Biological systems, a complex dance among symbiotes, parasites and own cells, are not well understood by modern medicine. Although it has been easy to kill the invaders that are mutating slowly, other valiant attempts at controlling system behavior seem to have failed. This is because medicine has been a closed science that perpetuate ideas from ancient times. Humans have been humble enough to accept that they are unable to understand the work of God fully and thus set out to mend the components of their bodies by selectively intervening on organs and other components. Such intervention, however, is fundamentally symptomatic with no implications for long term welfare, happiness or utility.

Medicine could benefit significantly if it can shed dogmatic views and look outside their opaque walls for new ideas.

Monday, July 21, 2014

Data neutrality

As the “net neutrality” debate kicks in – effectively forced by a handful of monopolistic companies who almost already control the internet in an attempt to make it even less accessible, it is encouraging to see that the city of San Francisco (SF) is heading in the other (and correct) direction. The recently appointed Chief Data Officer (CDO) of SF is initiating a strategic plan for making data open. Data, the only remaining valuable raw materials in the world, are largely locked up by a handful of companies, generating monopoly profits for them.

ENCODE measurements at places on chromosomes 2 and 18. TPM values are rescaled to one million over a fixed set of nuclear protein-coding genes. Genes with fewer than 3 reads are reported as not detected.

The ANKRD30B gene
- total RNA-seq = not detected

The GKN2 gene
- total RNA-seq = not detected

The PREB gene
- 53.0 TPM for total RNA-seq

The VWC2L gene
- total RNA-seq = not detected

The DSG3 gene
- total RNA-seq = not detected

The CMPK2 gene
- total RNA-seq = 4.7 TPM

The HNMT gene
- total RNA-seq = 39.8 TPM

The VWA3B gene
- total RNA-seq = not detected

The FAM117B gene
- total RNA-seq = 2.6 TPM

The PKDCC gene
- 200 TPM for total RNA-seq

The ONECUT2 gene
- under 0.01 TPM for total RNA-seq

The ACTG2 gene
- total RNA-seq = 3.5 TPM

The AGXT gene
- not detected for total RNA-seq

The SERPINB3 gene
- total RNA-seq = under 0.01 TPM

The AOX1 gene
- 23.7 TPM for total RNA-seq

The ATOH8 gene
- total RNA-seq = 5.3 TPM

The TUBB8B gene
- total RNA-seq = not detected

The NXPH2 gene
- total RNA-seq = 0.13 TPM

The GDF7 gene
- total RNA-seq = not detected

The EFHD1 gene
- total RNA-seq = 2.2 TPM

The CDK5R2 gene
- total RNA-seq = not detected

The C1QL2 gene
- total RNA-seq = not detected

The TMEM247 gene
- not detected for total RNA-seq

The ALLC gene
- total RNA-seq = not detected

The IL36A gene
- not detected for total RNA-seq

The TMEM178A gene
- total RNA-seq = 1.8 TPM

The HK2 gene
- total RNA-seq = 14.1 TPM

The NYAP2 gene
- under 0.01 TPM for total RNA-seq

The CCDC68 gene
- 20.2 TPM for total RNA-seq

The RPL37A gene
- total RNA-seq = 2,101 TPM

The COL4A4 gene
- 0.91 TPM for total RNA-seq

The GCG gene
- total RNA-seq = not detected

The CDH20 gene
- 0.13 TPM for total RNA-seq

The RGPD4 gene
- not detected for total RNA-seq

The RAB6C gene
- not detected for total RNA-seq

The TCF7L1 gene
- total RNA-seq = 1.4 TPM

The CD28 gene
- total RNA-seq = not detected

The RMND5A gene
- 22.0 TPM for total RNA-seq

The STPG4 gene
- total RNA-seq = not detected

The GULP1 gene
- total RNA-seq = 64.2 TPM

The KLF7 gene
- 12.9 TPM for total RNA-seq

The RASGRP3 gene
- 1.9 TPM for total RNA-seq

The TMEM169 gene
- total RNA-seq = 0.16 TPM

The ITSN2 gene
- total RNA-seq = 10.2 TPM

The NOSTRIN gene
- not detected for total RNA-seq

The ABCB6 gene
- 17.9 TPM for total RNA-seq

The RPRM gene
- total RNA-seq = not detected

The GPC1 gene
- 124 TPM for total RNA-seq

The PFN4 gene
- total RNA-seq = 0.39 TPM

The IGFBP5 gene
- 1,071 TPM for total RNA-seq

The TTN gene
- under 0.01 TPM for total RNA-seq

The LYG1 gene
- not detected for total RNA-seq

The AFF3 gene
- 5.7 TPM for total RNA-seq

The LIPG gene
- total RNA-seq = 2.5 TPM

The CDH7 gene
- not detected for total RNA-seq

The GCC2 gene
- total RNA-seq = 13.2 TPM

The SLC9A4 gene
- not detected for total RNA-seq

It is high time that data are democratized. As the economy shifts into making every decision data driven, delegating the meaning of the phrase “gut feel,” to the pain one gets after a heavy and unpleasant meal, existing and antiquated monopoly laws need to be rewritten. The industrial revolution is over and today’s economy is not driven by the manufacturing of nuts, bolts and automobiles – it is driven by information and intellectual property (IP). Real monopolies of today are those who are hoarding data and those who have unfair advantages in the use of the central nervous system of the economy, the internet, to create and lock up IP. The fact that the regulators are even considering the argument that the internet needs to be subdivided, providing more skewed advantages to those who already operate as monopolies indicate that they are completely out of touch. A congress, filled with octogenarians and a bureaucracy, only slightly younger, are in no position to make laws in the information age.